Natural, Organic Cough Medicine

Tea made from eucalyptus, thyme, and mallow

Caught yourself a summer cold? Make this organic tea to control the cough.

The Middle East is experiencing a strange transition from winter to summer. One day it’s hot, with a dry chamsin wind that sweeps in with a cloud of fine red dust. Bad news for asthmatics. The next day is cool, with a forecast of drizzles. Hot, cold, often the in the same 24 hours. The body can’t keep up. Many people are suffering from ailments that belong to winter, not our short spring.

But help is nigh – just around the corner in fact, in any neglected garden or empty lot. Look for herbs that soothe the respiratory tract and loosen mucous. Although many medicinal weeds have died back till the rains come again, many are still green and even still flowering. I’m currently enjoying a cold with chills and a wheezy cough, so I walked over  to an undeveloped lot across the street and picked the ingredients for my cough medicine.

One of the benefits of eating and drinking weeds is that they’re, in the main, organic. Just make sure the ones you pick are at least six feet away from a parking lot or heavily-trafficked road.

First, pick a sprig of eucalytus leaves. Eucalyptus is a famous old-time remedy for colds. Use 3 large or 4 small leaves for the cough tea.

Eucalyptus tree and leaves

Then, pick a small handful of mallow flowers and 2 leaves. Mallows are just finishing for the year, but still gallantly putting forth flowers. The flowers and leaves are particularly soothing to the chest.

flowering mallows

Add a couple of plantain leaves to your bunch of weeds. Anti-inflammatory plantain also has strong soothing properties, with the added goodness of drawing toxins and mucus out. Two leaves are enough.

stand of wild plantainNow, do you have any thyme in your windowbox? Ordinary thyme from the spice rack works well too. You need a teaspoon of dried thyme, or a large pinch of fresh.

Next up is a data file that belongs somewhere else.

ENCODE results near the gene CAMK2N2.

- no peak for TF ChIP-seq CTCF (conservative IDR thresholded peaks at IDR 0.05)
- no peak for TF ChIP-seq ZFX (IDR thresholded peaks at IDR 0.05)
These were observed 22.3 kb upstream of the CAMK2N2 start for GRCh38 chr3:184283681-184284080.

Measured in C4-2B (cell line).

lemon-thyme

Get ready to make the tea:

Cut up the coarse leaves: eucalyptus, mallow, and plantain.

Boil 2 cups of water. When it’s boiling, add the leaves and the thyme.

Simmer for 10 minutes, covered.

Turn off the heat and stir in the mallow flowers (chamomile flowers are good too. Use a teabag if no fresh is available).

Strain the tea. Drink it warm, with a slice of lemon and honey.

So soothing and warming. Makes you feel good, like a body should.

Enjoy!

More Green Prophet posts on medicinal herbs and spices:

Facebook Comments

Comments

comments

2 thoughts on “Natural, Organic Cough Medicine”

  1. Miriam says:

    Tinamarie, fresh is always best. But if only dried herbs are available, let your nose tell you if they're worth using. Eucalyptus leaves, for example, don't retain much of their properties once dried, but if you open a package and get a strong whiff, then use them. Thyme and chamomile are good up to 1 year after drying. Rule of thumb: dried herbs can be used up to 1 year after drying if they've been kept out of the direct light and away from heat.

  2. The photos are great. Thank you. Living here for just a little while, I”m still not fully comfortable picking herbs without someone confirming that they are indeed what I think they are. What are your thoughts on using dried vs. fresh for this cough tea? Or other natural remedies in general?

Leave a Reply

Your email address will not be published. Required fields are marked *

1 × one =